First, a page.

Ice Cores Reveal CO2 Highest for 800,000 Years
Scientists at the British Antarctic Survey in Cambridge carrying out a study on the oldest Antarctic ice core [search] have found that the rapid rise in greenhouse gases over the past century is unprecedented in at least 800,000 years [more | more2]. During the period 8 cycles of high carbon dioxide and methane coincided closely with relatively high temperatures associated with warm, inter-glacial periods. It is noted the “rate of change is probably the most scary thing”.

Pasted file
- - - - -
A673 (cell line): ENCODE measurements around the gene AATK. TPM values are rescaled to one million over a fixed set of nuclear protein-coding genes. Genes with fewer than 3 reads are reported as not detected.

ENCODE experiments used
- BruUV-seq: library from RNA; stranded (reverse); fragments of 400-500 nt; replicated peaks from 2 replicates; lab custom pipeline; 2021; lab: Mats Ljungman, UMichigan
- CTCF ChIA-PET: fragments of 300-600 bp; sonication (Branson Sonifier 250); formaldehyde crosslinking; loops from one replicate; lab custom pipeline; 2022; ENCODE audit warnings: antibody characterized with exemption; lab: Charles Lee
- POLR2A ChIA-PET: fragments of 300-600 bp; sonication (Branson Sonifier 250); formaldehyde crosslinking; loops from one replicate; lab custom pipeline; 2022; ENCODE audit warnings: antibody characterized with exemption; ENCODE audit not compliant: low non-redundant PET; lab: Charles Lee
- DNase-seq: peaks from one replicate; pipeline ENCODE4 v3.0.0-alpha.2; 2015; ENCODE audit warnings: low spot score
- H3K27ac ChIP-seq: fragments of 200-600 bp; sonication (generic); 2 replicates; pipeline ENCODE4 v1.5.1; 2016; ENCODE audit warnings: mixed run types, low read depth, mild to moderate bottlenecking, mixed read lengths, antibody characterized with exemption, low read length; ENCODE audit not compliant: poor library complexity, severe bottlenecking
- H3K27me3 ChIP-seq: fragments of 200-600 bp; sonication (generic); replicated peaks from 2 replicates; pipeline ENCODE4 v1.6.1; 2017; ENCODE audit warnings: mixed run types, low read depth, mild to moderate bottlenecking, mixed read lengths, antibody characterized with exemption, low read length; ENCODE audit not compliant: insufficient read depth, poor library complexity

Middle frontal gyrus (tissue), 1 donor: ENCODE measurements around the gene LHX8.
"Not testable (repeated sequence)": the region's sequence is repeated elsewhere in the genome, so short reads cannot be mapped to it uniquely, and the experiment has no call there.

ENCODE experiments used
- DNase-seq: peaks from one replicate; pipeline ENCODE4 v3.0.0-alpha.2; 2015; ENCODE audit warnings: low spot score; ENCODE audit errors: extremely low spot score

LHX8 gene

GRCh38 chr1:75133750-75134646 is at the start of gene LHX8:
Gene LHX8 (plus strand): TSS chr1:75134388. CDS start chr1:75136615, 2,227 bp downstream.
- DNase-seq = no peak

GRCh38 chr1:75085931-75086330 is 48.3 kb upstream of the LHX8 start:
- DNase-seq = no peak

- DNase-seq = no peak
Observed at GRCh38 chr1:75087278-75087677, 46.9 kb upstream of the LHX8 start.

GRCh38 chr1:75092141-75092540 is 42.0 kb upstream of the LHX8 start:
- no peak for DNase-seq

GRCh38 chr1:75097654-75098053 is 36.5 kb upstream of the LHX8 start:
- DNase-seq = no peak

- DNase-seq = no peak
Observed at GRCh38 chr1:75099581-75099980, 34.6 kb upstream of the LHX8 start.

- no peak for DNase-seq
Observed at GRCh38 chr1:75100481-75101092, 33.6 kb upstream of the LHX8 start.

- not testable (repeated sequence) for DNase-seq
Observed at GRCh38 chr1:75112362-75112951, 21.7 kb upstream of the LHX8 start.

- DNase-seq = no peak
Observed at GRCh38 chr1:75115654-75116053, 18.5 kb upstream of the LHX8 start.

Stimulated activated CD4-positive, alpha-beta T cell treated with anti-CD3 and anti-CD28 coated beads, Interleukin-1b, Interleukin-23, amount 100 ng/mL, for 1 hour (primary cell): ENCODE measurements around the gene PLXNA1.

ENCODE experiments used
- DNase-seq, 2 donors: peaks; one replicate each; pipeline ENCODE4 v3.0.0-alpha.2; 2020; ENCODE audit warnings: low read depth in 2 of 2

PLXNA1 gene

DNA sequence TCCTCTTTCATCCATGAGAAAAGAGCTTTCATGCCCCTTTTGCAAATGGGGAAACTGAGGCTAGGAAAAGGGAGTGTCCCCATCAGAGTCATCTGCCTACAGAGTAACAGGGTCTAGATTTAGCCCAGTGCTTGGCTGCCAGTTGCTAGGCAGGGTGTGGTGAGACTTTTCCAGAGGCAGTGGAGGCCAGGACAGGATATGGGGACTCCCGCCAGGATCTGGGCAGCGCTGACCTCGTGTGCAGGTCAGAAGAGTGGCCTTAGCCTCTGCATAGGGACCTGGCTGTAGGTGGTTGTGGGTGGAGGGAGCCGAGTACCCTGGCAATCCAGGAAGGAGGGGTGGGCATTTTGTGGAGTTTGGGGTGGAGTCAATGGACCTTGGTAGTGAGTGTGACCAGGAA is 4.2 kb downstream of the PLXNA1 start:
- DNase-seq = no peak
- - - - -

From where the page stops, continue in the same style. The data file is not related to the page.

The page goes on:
“The core shows that carbon dioxide was always between 180 parts per million (ppm) and 300 ppm during the 800,000 years. However, now it is 380 ppm. Methane was never higher than 750 parts per billion (ppb) in this timescale, but now it stands at 1,780 ppb… increases in carbon dioxide never exceeding 30 ppm in 1,000 years — and yet now carbon dioxide has risen by 30 ppm in the last 17 years.”